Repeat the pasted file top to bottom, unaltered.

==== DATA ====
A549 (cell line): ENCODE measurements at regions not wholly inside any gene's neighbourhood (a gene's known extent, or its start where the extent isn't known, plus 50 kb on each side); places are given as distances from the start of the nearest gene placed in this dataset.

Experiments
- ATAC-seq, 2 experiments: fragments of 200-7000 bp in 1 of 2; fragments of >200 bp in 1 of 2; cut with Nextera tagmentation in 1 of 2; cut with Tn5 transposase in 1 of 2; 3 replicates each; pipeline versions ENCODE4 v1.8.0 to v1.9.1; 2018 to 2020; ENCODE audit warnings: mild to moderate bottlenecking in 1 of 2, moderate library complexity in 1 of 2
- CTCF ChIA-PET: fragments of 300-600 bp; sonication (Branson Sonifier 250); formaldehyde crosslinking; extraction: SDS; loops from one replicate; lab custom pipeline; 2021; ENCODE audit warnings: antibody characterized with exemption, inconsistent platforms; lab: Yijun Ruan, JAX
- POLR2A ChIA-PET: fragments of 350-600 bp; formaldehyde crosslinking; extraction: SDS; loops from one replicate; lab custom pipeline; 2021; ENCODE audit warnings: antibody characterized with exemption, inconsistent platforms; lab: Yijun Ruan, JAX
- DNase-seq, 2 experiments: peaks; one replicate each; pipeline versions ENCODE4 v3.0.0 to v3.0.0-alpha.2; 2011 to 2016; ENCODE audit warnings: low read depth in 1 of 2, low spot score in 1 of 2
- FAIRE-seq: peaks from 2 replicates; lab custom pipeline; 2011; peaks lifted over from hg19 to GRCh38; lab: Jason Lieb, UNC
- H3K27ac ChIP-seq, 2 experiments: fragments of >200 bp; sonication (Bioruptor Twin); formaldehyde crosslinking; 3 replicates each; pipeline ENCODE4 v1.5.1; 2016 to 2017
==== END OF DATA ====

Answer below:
A549 (cell line): ENCODE measurements at regions not wholly inside any gene's neighbourhood (a gene's known extent, or its start where the extent isn't known, plus 50 kb on each side); places are given as distances from the start of the nearest gene placed in this dataset.

Experiments
- ATAC-seq, 2 experiments: fragments of 200-7000 bp in 1 of 2; fragments of >200 bp in 1 of 2; cut with Nextera tagmentation in 1 of 2; cut with Tn5 transposase in 1 of 2; 3 replicates each; pipeline versions ENCODE4 v1.8.0 to v1.9.1; 2018 to 2020; ENCODE audit warnings: mild to moderate bottlenecking in 1 of 2, moderate library complexity in 1 of 2
- CTCF ChIA-PET: fragments of 300-600 bp; sonication (Branson Sonifier 250); formaldehyde crosslinking; extraction: SDS; loops from one replicate; lab custom pipeline; 2021; ENCODE audit warnings: antibody characterized with exemption, inconsistent platforms; lab: Yijun Ruan, JAX
- POLR2A ChIA-PET: fragments of 350-600 bp; formaldehyde crosslinking; extraction: SDS; loops from one replicate; lab custom pipeline; 2021; ENCODE audit warnings: antibody characterized with exemption, inconsistent platforms; lab: Yijun Ruan, JAX
- DNase-seq, 2 experiments: peaks; one replicate each; pipeline versions ENCODE4 v3.0.0 to v3.0.0-alpha.2; 2011 to 2016; ENCODE audit warnings: low read depth in 1 of 2, low spot score in 1 of 2
- FAIRE-seq: peaks from 2 replicates; lab custom pipeline; 2011; peaks lifted over from hg19 to GRCh38; lab: Jason Lieb, UNC
- H3K27ac ChIP-seq, 2 experiments: fragments of >200 bp; sonication (Bioruptor Twin); formaldehyde crosslinking; 3 replicates each; pipeline ENCODE4 v1.5.1; 2016 to 2017